Principal Investigator
Position Assistant Professor of Cognitive Neuroscience Group leader Individual differences in attentional dynamics.
Research fields Selective attention, individual differences, cross-modal attention, emotion, attentional blink, pupil dilation, EEG, tDCS.
  • Research Profile
  • Selected Publications
  • Sander Martens was an undergraduate student of cognitive science at Radboud University, Nijmegen, when he became intrigued by the attentional blink phenomenon, during an internship at the MRC-Cognition and Brain Sciences Unit (Cambridge, UK) under the supervision of Prof. John Duncan. He obtained his PhD at Leiden University in 2001, and as a postdoctoral fellow he continued to work on this topic using magnetoencephalography at the Heinrich-Heine University, Düsseldorf, Germany, and electroencephalography (EEG) at the University of Groningen. After receiving a Netherlands Organisation for Scientific Research grant (NWO-VENI) in 2004, he started working at the Neuroimaging Centre (NiC) and joined the group of Prof. André Aleman as an Assistant Professor in 2007. He is head of the EEG and near-infrared spectroscopy (NIRS) laboratories and board member of the NiC, principal investigator within the Research School of Behavioural and Cognitive Neurosciences (BCN) and editor-in-chief of the BCN Newsletter.

    His research focuses on individual differences in temporal attention within and across sensory modalities using behavioural experiments in combination with pupil dilation deconvolution, EEG and transcranial direct current stimulation (tDCS). Current topics of interest include the effects of training, emotion, physical fitness and ageing on the efficiency of selective attention.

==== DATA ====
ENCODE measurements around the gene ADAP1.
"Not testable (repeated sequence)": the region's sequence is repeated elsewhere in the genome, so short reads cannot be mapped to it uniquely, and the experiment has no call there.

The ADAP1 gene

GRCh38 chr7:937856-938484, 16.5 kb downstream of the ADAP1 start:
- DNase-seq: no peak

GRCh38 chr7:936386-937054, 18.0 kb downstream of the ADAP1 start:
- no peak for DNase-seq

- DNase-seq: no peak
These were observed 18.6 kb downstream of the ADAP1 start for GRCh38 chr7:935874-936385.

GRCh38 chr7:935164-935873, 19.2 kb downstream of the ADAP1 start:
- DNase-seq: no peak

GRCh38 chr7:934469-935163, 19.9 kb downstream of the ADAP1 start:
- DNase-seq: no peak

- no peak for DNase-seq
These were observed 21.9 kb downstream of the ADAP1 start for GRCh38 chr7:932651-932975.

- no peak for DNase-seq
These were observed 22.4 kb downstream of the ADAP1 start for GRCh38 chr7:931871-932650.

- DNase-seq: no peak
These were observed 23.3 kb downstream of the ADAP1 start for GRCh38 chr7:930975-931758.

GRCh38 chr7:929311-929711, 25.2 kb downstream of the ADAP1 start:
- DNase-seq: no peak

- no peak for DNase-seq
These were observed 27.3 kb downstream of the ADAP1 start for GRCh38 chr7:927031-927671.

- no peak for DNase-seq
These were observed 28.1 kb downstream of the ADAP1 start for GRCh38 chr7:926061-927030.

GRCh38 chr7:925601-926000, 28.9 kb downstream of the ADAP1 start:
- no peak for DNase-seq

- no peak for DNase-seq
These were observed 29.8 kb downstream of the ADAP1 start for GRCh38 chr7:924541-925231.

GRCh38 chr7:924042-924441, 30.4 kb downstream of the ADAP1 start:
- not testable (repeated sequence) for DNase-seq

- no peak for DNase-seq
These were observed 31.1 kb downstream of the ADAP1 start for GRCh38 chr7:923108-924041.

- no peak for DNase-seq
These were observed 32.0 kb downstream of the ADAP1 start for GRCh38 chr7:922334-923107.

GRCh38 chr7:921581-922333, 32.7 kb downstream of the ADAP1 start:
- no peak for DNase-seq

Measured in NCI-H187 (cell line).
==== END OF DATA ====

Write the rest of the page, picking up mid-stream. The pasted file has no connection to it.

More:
• Martens, S., Munneke, J., Smid, H., & Johnson, A. (2006) Quick minds don’t blink: Electrophysiological correlates of individual differences in attentional selection. Journal of Cognitive Neuroscience.
    • Willems, C., Damsma, A., Wierda, S. M., Taatgen, N., & Martens, S. (2015) Training-induced changes in the dynamics of attention as reflected in pupil dilation. Journal of Cognitive Neuroscience.
    • De Jong, P. J., Koster, E. H. W., Wessel, I., Künzli, A., Ruiter, M., & Martens, S. (2014). Distinct temporal processing of task-irrelevant facial expressions. Emotion.
    • Goerlich, K. S., Witteman, J., Schiller, N., van Heuven, V.J., Aleman, A., & Martens, S. (2014) Blunted Feelings: Alexithymia is Associated with a Diminished Neural Response to Speech Prosody. Social Cognitive and Affective Neuroscience.
    • Tumati, S., Martens, S., & Aleman, A. (2013). Magnetic resonance spectroscopy in mild cognitive impairment: Systematic review and meta-analysis. Neuroscience & Biobehavioral Reviews
    • Wierda, S. M., van Rijn, H., Taatgen, N., & Martens, S. (2012) Pupil dilation deconvolution reveals the dynamics of attention at high temporal resolution. Proceedings of the National Academy of Science, USA
    • Goerlich, K. S., Witteman, J., Schiller, N., van Heuven, V.J., Aleman, A., & Martens, S. (2012). The Nature of affective priming in music and speech. Journal of Cognitive Neuroscience.
    • Martens, S., & Wyble, B. (2010) The attentional blink: Past, present, and future of a blind spot in perceptual awareness. Neuroscience & Biobehavioral Reviews.
    • Taatgen, N. A., Juvina, I., Schipper, M., Borst, J., & Martens, S. (2009) Too much control can hurt: A threaded cognition model of the attentional blink. Cognitive Psychology.
    • Duncan, J., Martens, S., & Ward, R. (1997). Restricted attentional capacity within but not between sensory modalities. Nature.
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